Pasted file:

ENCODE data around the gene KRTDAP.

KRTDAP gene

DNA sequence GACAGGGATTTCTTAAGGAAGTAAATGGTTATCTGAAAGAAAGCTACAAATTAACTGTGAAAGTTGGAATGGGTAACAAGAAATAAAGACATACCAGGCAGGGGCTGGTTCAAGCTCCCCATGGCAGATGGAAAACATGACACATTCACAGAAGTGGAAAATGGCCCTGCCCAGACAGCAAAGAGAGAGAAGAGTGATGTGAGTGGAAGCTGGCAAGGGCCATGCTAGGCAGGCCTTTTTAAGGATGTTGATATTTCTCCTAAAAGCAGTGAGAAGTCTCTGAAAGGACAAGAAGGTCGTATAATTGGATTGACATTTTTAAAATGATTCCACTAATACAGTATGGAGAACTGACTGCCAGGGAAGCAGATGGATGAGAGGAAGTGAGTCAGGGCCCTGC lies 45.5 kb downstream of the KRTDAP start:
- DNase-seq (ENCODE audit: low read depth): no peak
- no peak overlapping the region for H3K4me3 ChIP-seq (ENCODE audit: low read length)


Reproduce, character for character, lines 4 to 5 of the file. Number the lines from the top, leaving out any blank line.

- DNase-seq (ENCODE audit: low read depth): no peak
- no peak overlapping the region for H3K4me3 ChIP-seq (ENCODE audit: low read length)